Three Seas countries will receive over a third of EU budget funds

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The states comprising the Three Seas Initiative, which includes Poland, have received a total of €376 billion during the recent budget negotiations in Brussels, which accounts 36 percent of all the funds distributed within the EU.

Due to these funds requiring countries to contribute their own domestic funds, which often must reach 50 percent of the cost of an investment initiative, the Three Seas will end up spending about €800 billion on development projects.

The majority of these projects will entail road, railway, maritime and energy infrastructure, as well as developing the digital economy, and one must hope that these investments will be undertaken as part of the Three Seas.

Infrastructure will not only be built on a West-East axis, but also a North-South one.

As a reminder, the Three Seas is an economic initiative comprised of 12 Central European states located between the Baltic, Black and Adriatic Seas. Their combined territory is 27 percent of the EU’s with a population of 112 million people (22 percent of the total EU population) and a €1.6 trillion GDP (10% of the EU’s GDP).

The Three Seas Initiative’s first summit was held in Croatia  in August 2016 and was established by Croatian president Kolinda Grabar-Kitarovic and Polish president Andrzej Duda. It was during this summit, that a declaration outlining common goals in gas energy, transport (Via Carpatia), digital communication was accepted.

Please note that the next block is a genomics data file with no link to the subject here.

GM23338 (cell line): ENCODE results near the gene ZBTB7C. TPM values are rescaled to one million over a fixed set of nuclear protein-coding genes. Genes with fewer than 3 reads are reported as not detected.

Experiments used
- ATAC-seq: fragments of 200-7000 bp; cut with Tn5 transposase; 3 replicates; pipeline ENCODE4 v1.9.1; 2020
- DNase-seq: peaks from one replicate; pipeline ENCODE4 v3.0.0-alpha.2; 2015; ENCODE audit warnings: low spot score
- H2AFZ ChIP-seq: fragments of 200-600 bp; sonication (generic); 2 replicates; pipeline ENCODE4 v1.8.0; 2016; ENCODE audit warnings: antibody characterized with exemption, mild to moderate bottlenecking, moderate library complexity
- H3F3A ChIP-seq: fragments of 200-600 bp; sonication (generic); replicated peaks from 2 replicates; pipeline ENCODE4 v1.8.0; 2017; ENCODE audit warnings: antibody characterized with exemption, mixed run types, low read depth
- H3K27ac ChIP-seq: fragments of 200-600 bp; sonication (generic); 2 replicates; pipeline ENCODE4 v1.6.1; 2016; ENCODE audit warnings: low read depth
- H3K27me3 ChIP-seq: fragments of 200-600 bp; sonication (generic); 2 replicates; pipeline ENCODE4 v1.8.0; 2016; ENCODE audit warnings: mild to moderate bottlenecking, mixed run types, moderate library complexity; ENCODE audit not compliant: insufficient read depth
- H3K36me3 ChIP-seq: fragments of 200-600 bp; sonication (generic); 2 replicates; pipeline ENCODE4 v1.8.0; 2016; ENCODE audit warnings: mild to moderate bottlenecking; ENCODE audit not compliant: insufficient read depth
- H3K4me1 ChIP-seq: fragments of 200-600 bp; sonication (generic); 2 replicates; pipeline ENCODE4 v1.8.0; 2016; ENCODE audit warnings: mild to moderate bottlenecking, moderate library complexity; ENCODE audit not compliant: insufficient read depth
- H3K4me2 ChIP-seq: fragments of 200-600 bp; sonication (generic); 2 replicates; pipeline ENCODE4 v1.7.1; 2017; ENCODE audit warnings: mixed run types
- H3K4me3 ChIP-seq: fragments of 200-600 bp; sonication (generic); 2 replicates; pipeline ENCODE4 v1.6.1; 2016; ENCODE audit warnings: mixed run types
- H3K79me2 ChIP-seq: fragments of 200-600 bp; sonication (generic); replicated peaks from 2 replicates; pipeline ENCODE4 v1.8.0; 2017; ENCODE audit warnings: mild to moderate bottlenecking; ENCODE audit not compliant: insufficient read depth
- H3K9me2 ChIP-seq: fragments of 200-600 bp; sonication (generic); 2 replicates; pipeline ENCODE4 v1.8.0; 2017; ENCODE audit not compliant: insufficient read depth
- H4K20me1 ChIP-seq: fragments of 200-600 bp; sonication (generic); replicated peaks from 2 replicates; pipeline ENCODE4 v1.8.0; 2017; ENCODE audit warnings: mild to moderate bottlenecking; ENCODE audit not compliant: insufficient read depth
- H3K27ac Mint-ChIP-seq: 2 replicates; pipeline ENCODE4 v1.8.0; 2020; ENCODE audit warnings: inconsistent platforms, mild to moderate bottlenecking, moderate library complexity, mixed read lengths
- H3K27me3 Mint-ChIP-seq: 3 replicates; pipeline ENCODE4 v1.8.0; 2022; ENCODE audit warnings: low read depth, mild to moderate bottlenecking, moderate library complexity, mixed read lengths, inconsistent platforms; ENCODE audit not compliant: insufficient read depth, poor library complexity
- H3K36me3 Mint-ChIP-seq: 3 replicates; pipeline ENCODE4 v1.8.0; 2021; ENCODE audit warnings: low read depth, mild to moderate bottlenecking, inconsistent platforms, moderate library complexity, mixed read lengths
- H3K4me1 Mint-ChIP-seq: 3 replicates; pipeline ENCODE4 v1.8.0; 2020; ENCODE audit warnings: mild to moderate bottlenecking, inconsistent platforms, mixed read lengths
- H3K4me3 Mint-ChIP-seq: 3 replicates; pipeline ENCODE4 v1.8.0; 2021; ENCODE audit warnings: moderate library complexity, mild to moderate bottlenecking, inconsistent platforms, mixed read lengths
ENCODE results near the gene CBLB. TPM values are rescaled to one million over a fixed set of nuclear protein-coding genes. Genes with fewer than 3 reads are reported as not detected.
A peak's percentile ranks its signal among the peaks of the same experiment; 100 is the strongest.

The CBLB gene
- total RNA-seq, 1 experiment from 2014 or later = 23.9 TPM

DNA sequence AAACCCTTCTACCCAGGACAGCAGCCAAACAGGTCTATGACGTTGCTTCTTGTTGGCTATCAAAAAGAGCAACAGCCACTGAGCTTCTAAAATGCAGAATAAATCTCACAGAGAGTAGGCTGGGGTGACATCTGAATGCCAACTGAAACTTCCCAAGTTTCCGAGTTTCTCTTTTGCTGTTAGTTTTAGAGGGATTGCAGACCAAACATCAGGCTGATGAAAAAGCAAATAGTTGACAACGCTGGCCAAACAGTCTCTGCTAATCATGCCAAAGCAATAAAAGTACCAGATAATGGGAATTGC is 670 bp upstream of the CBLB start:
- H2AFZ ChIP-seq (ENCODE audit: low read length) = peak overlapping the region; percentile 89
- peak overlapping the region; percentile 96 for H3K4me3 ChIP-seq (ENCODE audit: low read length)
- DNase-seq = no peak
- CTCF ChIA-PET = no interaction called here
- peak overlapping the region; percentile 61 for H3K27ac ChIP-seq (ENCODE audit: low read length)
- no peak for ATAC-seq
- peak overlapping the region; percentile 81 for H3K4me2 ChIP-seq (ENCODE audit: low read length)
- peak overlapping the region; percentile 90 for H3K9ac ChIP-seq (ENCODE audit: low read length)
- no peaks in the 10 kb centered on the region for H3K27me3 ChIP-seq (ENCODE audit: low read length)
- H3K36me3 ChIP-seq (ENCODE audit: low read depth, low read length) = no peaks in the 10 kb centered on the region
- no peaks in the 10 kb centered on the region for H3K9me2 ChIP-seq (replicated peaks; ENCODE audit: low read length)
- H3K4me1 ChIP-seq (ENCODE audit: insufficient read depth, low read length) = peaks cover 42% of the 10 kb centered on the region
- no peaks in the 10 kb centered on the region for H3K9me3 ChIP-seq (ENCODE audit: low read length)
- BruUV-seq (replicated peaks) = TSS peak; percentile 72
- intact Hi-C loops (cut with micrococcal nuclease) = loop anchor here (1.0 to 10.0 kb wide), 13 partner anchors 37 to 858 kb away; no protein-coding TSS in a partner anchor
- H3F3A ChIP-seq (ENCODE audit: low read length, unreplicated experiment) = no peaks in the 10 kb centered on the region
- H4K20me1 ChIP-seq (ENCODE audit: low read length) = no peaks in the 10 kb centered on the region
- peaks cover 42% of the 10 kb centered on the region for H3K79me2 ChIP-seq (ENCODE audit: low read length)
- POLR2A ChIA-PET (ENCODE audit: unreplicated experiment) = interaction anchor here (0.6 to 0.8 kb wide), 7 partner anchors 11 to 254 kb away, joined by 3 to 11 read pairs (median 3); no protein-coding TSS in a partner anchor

The Three Seas members are located near the Baltic, Black and Adriatic seas, and includes Lithuania, Latvia, Estonia, Poland, Czech Republic, Slovakia, Austria, Hungary, Slovenia, Croatia, Romania, and Bulgaria.

In 2017, another summit was held, at which U.S. President Donald Trump was a guest of honor and supported the project. In 2019, the Polish bank of national economy alongside the Romanian EximBank signed the establishment act of the Three Seas Investment Fund. The fund is meant to focus on financing transport, digital and energy infrastructure projects.

The flagship project of the fund is the Via Carpatia – a road route connecting Klaipeda in Lithuania with Thessaloniki in Greece. Other investments include the development of a railway infrastructure between Three Seas countries.

For some of the member states, the construction of proper energy connections will be the most important. Poland and Croatia especially want to connect two of their gas ports and develop a distribution network in the entire region. Many other countries want to gain independence of Russian gas transmissions.

As a sign of support for the Three Seas from the U.S., at the annual Munich Security Conference in February 2020, U.S. Secretary of State Mike Pompeo announced that the U.S. will devote $1 billion for private infrastructure investments as part of the Three Seas.

Although the sum itself is not staggering these days, it is a strong signal sent by America for potential investors.

Title image: U.S President Donald Trump, center, participates in a group photo prior to the Three Seas Initiative transatlantic roundtable in the Great Assembly Hall of the Royal Castle, in Warsaw, Thursday July 6, 2017, AP.

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